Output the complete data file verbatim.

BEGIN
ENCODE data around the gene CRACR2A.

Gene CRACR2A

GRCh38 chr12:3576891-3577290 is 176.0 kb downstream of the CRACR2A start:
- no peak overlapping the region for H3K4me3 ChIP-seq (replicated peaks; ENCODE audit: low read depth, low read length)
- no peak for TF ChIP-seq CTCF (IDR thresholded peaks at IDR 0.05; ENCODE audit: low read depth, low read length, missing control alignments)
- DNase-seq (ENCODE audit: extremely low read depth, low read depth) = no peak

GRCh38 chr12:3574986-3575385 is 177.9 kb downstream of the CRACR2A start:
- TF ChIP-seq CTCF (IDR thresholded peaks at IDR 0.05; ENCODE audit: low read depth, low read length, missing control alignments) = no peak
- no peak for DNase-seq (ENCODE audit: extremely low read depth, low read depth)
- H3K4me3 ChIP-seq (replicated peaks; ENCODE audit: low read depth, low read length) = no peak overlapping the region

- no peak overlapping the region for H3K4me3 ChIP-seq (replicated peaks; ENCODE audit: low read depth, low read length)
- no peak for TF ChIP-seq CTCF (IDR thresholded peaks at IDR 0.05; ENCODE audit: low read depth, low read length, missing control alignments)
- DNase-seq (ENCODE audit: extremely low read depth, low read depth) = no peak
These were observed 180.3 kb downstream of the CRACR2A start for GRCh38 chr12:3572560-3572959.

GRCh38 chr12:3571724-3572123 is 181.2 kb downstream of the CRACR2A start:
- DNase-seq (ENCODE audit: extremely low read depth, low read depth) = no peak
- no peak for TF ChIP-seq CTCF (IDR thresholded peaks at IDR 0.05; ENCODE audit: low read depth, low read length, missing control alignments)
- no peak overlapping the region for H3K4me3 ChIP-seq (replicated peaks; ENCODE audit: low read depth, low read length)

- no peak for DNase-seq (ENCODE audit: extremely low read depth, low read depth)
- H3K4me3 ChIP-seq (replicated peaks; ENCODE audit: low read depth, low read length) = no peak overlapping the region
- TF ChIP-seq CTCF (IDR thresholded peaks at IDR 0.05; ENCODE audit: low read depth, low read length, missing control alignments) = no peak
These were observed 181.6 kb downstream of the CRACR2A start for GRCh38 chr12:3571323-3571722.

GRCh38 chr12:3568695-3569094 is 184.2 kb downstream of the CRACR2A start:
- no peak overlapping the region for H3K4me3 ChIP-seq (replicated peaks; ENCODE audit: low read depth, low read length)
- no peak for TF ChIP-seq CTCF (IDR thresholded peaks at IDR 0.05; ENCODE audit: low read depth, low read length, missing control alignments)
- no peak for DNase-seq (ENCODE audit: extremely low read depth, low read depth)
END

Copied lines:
ENCODE data around the gene CRACR2A.

Gene CRACR2A

GRCh38 chr12:3576891-3577290 is 176.0 kb downstream of the CRACR2A start:
- no peak overlapping the region for H3K4me3 ChIP-seq (replicated peaks; ENCODE audit: low read depth, low read length)
- no peak for TF ChIP-seq CTCF (IDR thresholded peaks at IDR 0.05; ENCODE audit: low read depth, low read length, missing control alignments)
- DNase-seq (ENCODE audit: extremely low read depth, low read depth) = no peak

GRCh38 chr12:3574986-3575385 is 177.9 kb downstream of the CRACR2A start:
- TF ChIP-seq CTCF (IDR thresholded peaks at IDR 0.05; ENCODE audit: low read depth, low read length, missing control alignments) = no peak
- no peak for DNase-seq (ENCODE audit: extremely low read depth, low read depth)
- H3K4me3 ChIP-seq (replicated peaks; ENCODE audit: low read depth, low read length) = no peak overlapping the region

- no peak overlapping the region for H3K4me3 ChIP-seq (replicated peaks; ENCODE audit: low read depth, low read length)
- no peak for TF ChIP-seq CTCF (IDR thresholded peaks at IDR 0.05; ENCODE audit: low read depth, low read length, missing control alignments)
- DNase-seq (ENCODE audit: extremely low read depth, low read depth) = no peak
These were observed 180.3 kb downstream of the CRACR2A start for GRCh38 chr12:3572560-3572959.

GRCh38 chr12:3571724-3572123 is 181.2 kb downstream of the CRACR2A start:
- DNase-seq (ENCODE audit: extremely low read depth, low read depth) = no peak
- no peak for TF ChIP-seq CTCF (IDR thresholded peaks at IDR 0.05; ENCODE audit: low read depth, low read length, missing control alignments)
- no peak overlapping the region for H3K4me3 ChIP-seq (replicated peaks; ENCODE audit: low read depth, low read length)

- no peak for DNase-seq (ENCODE audit: extremely low read depth, low read depth)
- H3K4me3 ChIP-seq (replicated peaks; ENCODE audit: low read depth, low read length) = no peak overlapping the region
- TF ChIP-seq CTCF (IDR thresholded peaks at IDR 0.05; ENCODE audit: low read depth, low read length, missing control alignments) = no peak
These were observed 181.6 kb downstream of the CRACR2A start for GRCh38 chr12:3571323-3571722.

GRCh38 chr12:3568695-3569094 is 184.2 kb downstream of the CRACR2A start:
- no peak overlapping the region for H3K4me3 ChIP-seq (replicated peaks; ENCODE audit: low read depth, low read length)
- no peak for TF ChIP-seq CTCF (IDR thresholded peaks at IDR 0.05; ENCODE audit: low read depth, low read length, missing control alignments)
- no peak for DNase-seq (ENCODE audit: extremely low read depth, low read depth)